ITALIANO

Le tre foglie della serpe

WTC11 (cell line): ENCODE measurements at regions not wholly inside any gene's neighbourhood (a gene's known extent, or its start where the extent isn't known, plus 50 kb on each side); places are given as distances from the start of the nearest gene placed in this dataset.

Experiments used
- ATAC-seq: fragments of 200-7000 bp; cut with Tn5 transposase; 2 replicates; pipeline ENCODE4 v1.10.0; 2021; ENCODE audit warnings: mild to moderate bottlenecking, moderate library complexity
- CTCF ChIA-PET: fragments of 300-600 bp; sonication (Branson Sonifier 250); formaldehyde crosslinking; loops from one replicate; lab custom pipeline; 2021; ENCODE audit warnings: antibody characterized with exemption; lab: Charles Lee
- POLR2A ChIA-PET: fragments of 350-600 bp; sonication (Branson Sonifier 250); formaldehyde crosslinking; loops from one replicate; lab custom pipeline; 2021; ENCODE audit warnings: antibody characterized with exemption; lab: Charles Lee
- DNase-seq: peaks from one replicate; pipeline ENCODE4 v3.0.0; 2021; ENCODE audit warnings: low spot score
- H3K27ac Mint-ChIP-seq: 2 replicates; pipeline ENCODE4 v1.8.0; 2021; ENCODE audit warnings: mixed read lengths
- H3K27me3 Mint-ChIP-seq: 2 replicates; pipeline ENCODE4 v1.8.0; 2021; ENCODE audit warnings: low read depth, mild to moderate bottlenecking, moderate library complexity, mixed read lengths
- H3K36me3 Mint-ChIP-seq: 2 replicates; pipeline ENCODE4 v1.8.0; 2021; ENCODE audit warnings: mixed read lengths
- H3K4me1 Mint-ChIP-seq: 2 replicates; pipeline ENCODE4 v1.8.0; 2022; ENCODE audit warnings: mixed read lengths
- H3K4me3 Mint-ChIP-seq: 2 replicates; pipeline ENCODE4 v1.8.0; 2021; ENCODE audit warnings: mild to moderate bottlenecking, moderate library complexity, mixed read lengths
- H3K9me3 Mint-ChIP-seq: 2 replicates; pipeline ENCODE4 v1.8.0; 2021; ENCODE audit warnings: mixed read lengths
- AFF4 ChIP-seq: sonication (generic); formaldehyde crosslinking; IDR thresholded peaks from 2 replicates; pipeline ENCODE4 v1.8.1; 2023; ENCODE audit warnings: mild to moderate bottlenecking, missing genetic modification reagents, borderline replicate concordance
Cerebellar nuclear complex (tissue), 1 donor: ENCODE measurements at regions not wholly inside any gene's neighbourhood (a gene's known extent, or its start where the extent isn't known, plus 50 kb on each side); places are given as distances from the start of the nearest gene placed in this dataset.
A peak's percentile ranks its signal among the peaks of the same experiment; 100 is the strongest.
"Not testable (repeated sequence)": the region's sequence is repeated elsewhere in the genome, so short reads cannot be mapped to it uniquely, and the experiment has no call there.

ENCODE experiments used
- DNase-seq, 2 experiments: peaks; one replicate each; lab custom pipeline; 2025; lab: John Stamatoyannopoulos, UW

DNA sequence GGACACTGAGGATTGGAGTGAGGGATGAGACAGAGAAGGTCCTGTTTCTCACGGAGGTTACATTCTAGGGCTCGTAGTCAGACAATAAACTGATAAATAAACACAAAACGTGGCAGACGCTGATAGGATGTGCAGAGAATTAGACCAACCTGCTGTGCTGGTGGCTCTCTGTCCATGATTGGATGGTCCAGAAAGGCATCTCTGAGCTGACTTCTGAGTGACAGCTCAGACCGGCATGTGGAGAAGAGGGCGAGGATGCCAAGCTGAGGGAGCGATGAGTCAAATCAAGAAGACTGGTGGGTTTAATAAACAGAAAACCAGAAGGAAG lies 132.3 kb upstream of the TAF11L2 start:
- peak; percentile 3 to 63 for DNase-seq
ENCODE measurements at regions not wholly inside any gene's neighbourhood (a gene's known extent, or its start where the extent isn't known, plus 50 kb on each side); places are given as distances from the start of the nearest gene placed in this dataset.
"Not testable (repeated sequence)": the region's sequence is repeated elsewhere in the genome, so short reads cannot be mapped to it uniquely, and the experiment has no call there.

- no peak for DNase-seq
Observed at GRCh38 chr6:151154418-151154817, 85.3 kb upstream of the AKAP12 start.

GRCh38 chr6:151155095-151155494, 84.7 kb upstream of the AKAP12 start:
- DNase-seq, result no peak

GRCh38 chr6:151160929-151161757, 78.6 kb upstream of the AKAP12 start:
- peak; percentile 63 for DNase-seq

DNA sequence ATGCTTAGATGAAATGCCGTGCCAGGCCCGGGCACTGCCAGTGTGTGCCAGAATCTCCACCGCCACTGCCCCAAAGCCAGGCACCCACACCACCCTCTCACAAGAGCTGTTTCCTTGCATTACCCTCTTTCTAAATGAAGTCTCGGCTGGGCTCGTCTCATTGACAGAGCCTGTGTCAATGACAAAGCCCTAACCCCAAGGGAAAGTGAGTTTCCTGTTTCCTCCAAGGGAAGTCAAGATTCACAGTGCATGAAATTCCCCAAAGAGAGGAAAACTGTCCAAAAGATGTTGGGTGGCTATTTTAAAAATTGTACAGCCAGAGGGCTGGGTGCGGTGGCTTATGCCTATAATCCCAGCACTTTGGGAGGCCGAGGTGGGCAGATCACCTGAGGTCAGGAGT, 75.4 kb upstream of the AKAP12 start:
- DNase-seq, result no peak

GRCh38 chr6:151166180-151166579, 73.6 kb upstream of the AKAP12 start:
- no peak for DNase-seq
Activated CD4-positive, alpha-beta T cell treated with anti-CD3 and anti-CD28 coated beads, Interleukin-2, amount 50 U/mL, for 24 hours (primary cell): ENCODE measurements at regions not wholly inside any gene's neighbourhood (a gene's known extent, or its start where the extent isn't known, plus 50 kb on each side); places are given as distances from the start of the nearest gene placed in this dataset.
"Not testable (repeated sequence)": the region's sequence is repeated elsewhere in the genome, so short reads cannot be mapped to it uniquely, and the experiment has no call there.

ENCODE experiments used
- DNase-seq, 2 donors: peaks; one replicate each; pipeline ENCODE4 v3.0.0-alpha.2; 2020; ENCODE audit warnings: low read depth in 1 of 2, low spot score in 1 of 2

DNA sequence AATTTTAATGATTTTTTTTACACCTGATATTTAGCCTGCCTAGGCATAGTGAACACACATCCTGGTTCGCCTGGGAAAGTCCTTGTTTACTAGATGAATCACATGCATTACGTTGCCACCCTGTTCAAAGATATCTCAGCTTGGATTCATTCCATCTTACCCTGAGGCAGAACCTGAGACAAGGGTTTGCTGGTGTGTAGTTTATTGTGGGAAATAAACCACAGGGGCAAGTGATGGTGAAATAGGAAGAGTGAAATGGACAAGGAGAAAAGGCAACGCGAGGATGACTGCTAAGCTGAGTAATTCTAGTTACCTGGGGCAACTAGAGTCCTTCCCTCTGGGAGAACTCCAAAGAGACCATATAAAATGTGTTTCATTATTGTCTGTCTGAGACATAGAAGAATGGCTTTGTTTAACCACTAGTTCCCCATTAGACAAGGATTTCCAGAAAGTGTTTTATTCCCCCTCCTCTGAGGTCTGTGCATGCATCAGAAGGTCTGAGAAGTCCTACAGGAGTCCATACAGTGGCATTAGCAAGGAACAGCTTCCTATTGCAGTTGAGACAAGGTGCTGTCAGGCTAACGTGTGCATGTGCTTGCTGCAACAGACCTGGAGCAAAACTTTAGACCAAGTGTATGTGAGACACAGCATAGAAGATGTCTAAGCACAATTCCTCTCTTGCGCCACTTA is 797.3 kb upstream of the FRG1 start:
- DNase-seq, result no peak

ENGLISH

The three snake-leaves